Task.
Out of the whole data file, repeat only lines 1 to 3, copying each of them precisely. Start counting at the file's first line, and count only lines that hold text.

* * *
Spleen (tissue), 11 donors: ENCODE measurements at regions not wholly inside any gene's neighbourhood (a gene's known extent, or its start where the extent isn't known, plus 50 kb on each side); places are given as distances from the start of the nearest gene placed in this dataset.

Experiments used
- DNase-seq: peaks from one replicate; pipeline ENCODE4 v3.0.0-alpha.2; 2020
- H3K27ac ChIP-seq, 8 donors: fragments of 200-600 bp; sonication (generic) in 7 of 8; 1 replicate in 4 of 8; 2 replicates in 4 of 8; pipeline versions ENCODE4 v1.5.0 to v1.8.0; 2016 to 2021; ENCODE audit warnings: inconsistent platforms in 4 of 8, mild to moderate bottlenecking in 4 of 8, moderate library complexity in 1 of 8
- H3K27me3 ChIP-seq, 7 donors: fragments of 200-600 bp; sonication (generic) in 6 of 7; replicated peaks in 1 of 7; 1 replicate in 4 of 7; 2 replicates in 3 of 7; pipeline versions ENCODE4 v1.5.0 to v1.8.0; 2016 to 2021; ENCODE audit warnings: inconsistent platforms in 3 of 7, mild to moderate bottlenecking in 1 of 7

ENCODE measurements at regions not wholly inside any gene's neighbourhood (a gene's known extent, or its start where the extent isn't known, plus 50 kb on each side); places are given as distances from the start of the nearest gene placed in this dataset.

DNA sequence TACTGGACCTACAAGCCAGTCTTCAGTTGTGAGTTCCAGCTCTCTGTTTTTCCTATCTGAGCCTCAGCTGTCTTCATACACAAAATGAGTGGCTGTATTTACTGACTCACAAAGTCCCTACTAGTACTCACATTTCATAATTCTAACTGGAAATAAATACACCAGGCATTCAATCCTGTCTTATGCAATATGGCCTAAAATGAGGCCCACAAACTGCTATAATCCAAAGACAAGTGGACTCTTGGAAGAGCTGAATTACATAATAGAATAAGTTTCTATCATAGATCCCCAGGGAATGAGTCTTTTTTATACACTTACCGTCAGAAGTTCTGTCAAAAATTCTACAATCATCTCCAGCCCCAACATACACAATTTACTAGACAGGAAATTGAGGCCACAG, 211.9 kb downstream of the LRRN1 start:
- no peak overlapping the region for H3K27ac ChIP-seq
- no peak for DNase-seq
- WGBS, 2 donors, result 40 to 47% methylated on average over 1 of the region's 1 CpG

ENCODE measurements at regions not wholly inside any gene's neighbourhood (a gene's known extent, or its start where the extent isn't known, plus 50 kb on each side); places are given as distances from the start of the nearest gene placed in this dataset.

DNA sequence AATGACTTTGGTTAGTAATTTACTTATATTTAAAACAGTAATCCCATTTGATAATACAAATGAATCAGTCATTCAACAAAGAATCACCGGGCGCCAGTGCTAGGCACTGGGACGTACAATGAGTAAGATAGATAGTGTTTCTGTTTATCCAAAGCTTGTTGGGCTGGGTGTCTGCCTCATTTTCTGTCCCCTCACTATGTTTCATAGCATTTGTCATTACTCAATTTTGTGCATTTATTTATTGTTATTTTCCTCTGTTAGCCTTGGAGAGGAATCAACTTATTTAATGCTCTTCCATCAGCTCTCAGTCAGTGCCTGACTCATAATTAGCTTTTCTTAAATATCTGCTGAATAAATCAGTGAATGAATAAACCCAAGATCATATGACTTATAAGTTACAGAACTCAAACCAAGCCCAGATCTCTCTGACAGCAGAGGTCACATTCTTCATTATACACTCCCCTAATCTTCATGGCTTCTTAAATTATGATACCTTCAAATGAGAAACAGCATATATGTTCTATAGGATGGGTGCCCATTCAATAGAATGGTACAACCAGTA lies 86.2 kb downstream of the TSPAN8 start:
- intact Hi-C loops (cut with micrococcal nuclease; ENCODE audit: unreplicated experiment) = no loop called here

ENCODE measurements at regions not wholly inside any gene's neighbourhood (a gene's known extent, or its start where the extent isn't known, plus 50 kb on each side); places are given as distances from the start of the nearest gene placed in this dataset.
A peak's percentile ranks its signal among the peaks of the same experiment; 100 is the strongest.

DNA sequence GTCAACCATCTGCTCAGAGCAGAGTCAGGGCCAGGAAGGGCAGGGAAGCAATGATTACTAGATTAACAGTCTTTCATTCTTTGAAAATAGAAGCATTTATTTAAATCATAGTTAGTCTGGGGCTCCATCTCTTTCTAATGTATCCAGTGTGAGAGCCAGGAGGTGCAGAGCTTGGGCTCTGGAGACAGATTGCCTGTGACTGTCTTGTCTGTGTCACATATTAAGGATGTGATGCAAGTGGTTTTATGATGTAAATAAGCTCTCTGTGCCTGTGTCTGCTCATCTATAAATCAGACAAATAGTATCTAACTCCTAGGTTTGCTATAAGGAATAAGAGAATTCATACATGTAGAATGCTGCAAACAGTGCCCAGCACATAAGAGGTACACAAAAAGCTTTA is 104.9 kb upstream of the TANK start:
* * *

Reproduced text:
Spleen (tissue), 11 donors: ENCODE measurements at regions not wholly inside any gene's neighbourhood (a gene's known extent, or its start where the extent isn't known, plus 50 kb on each side); places are given as distances from the start of the nearest gene placed in this dataset.

Experiments used
- DNase-seq: peaks from one replicate; pipeline ENCODE4 v3.0.0-alpha.2; 2020